I’ll start this post, as I sometimes do, with a disclaimer: I am not a rabid football fan. I enjoy watching an occasional game, and my wife is an enthusiastic supporter of her college alma mater’s football team (think blue turf in Idaho), but I don’t live for the game. My wife does not become a football widow, nor my children football orphans, on weekends. Football is a pleasant pastime for me, nothing more. So I’ve paid little attention to this season’s referee lockout, though it has been a prominent part of many media broadcast segments – both sports and non-sports related. Then a game last weekend upped the media attention even more. The Seattle Seahawks battled the Green Bay Packers. As the game wound to a close, Seattle was down 5 points. But they had the ball, and with only a handful of seconds left in the game, their quarterback lobbed a possible game winning pass into the end zone. A Seahawks receiver and Packer defender jumped for the ball, coming down together in a tangled heap. From the multiple instant replays that followed, it appeared the Packer’s defender had the upper hand. But in a strange twist of officiating, the officials made what some are calling ‘the worst call ever': touchdown Seahawks. Even though Green Bay appeared to have the edge in the play, there was just enough confusion in the play, enough wiggle-room in the interpretation, that the referees decided in favor of Seattle. Referee’s mistake or not, it just wasn’t Green Bay’s day.
Regardless of which team you cheer for, there is little doubt the replacement referees have changed the game in general, and possibly the fate for some teams specifically, for this season. While I’m tired of hearing about the replacement referees, particularly when they make a mistake the media thinks worth hyping (every referee, after all, occasionally makes a bad call), they are definitely game changers. The good news is they temporarily trumped the incessant presidential campaign rhetoric that has dominated media outlets for far too long. And the even better news is NFL management and the permanent referees have reached an agreement. As I write this, the permanent referees have already officiated in their first game of the season.
National Public Radio (NPR) recently reported another game changer, one that will certainly not have as long a national media run as the replacement referee circus, but may have much longer and more important impact: the State of California passed a law allowing the licensing of autonomous vehicles. Turns out California follows Nevada and Florida in doing so, and similar legislation may soon be on the books in Hawaii and Oklahoma. But consider the impact: right now it’s legal in three states for an automobile with no driver to be on the roadways. An automobile with no driver! For me it’s at once exciting and, well, scary. The required mechatronic technology is amazing and intriguing, no doubt the end result of long hours of modeling and simulation, the kind for which SystemVision-class tools are well suited. Couple this with what has to be a huge amount of computer program code, and you have a pretty significant project on your hands. Google has been working on an autonomous car – a modified Toyota Prius – for awhile now. In fact, Google was the first to license a driverless car in Nevada, and I assume will be quick to do the same in California (a tangential thought here — how does the leading search engine company go from cataloging the Internet to leading the autonomous vehicle charge — just wondering). Other companies, many in collaboration with university research programs, are also working on driverless cars.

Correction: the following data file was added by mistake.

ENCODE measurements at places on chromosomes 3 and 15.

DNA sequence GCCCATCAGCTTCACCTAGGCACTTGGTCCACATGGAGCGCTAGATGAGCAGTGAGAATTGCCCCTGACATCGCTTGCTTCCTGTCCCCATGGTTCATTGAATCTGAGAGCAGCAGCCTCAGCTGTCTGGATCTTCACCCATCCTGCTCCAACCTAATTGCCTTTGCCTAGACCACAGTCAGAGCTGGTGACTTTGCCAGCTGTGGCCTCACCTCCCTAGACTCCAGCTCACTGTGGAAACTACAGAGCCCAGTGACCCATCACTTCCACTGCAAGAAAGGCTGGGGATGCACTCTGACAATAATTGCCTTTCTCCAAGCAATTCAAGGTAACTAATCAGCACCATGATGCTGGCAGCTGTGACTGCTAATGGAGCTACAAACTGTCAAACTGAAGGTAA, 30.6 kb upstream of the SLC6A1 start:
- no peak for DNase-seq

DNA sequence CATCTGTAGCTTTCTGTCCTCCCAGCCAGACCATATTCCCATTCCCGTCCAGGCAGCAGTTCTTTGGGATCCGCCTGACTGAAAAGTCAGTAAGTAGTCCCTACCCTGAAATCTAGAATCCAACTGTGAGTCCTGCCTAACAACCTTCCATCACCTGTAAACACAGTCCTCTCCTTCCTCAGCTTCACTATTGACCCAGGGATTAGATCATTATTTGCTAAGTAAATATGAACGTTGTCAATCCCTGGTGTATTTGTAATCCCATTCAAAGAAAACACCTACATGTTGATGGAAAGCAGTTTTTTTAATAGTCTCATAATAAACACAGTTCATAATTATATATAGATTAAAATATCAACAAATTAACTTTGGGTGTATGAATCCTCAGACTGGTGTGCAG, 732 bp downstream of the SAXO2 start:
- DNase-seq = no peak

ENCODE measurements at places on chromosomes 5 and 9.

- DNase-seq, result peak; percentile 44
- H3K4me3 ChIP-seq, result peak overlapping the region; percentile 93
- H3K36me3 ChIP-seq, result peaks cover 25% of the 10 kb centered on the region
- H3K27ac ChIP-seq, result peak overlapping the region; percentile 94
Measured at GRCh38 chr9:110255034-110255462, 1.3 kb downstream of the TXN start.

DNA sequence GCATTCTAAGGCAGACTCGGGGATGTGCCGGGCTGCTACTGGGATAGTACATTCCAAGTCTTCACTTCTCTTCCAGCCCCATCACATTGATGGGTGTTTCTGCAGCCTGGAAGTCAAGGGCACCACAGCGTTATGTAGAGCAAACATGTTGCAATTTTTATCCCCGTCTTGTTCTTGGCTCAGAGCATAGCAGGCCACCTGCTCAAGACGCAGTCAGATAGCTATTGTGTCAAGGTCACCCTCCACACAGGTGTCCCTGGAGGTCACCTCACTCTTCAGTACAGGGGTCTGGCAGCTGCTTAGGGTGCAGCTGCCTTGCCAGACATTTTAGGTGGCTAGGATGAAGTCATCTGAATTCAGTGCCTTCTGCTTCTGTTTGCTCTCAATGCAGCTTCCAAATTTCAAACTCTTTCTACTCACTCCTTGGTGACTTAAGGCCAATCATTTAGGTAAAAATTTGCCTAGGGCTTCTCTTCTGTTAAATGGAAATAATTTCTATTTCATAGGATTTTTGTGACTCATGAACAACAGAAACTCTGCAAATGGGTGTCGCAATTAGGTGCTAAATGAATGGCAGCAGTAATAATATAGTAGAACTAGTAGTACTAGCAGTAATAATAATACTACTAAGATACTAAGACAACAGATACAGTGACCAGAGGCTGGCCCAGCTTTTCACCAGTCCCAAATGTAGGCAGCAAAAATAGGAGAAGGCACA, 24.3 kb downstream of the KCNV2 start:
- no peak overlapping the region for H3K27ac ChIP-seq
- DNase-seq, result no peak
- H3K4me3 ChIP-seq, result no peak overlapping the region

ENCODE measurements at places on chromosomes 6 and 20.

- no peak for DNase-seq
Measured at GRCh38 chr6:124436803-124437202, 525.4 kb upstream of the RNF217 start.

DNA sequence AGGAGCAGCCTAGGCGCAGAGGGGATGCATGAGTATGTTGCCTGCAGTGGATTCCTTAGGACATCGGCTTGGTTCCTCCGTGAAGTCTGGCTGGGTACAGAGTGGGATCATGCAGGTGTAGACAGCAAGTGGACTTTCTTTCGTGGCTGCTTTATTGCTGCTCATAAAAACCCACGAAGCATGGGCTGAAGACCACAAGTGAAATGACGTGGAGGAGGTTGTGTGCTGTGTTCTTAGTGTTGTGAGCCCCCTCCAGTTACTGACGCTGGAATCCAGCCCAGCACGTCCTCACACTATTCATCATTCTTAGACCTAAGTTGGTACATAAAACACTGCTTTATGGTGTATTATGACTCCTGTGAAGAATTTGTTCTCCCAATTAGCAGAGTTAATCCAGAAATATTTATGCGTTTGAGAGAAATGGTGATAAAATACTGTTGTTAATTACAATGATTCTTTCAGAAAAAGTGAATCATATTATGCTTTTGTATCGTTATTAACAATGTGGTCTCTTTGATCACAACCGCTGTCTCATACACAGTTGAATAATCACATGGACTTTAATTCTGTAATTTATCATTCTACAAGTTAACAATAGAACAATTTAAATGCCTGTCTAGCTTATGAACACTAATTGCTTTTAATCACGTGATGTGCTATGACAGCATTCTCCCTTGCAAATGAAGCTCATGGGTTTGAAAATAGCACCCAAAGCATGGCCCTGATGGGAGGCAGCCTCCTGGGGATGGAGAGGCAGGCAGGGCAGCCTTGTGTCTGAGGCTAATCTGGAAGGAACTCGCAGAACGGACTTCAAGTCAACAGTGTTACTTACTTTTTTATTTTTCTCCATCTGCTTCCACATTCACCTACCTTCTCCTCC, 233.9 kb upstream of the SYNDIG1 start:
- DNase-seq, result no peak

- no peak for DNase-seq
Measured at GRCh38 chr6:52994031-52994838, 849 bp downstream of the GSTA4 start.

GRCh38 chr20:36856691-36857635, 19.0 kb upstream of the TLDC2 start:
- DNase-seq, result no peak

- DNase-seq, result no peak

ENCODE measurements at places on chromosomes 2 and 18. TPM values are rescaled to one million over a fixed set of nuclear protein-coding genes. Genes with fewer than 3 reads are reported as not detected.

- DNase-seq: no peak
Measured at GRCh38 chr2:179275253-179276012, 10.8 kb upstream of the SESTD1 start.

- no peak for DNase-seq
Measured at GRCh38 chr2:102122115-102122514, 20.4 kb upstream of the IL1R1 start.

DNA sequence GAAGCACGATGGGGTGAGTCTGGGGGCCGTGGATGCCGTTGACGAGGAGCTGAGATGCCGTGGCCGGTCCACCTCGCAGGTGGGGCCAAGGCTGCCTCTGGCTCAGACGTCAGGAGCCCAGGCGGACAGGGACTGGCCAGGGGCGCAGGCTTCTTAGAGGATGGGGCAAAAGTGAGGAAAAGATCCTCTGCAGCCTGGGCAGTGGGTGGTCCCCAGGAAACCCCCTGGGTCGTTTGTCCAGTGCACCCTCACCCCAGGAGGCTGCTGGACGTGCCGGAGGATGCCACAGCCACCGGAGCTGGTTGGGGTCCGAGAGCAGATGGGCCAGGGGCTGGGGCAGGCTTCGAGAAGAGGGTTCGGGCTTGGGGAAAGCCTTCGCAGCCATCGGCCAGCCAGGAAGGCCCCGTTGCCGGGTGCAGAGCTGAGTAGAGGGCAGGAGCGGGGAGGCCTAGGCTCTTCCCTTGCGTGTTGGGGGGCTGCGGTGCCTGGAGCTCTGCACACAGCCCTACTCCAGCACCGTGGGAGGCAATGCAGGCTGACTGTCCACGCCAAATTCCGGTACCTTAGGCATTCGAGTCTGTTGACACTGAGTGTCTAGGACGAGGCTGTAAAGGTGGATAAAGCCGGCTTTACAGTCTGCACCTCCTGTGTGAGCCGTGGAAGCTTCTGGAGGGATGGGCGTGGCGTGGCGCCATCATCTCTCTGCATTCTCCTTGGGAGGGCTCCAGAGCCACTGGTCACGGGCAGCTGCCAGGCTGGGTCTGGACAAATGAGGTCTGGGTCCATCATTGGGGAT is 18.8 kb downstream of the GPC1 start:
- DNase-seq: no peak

I’m not sure I’m ready to cede complete control of my transportation needs to a central computer and a bunch of sensors and actuators. I’m okay with computer control of my car’s performance, but I prefer to do the driving myself, especially around town. There are times, though, on long cross country trips when a nap would be nice and I would gladly let someone else do the driving, even if that someone is a computer. After all, what could go wrong on a long, flat stretch of freeway at 75 miles per hour? Yikes! What am I thinking? Better just double-up on my NoDoz® tablets. Despite autonomous vehicles being legal in a few states, I supposed it will be a long while before they become a regular fixture on American roads.
So what have I learned in the last few days? The lesson is simple: there are game changers, and then there are Game Changers. The former make nice water cooler or lunchtime conversations. The latter, given enough time, have the power to shape our future.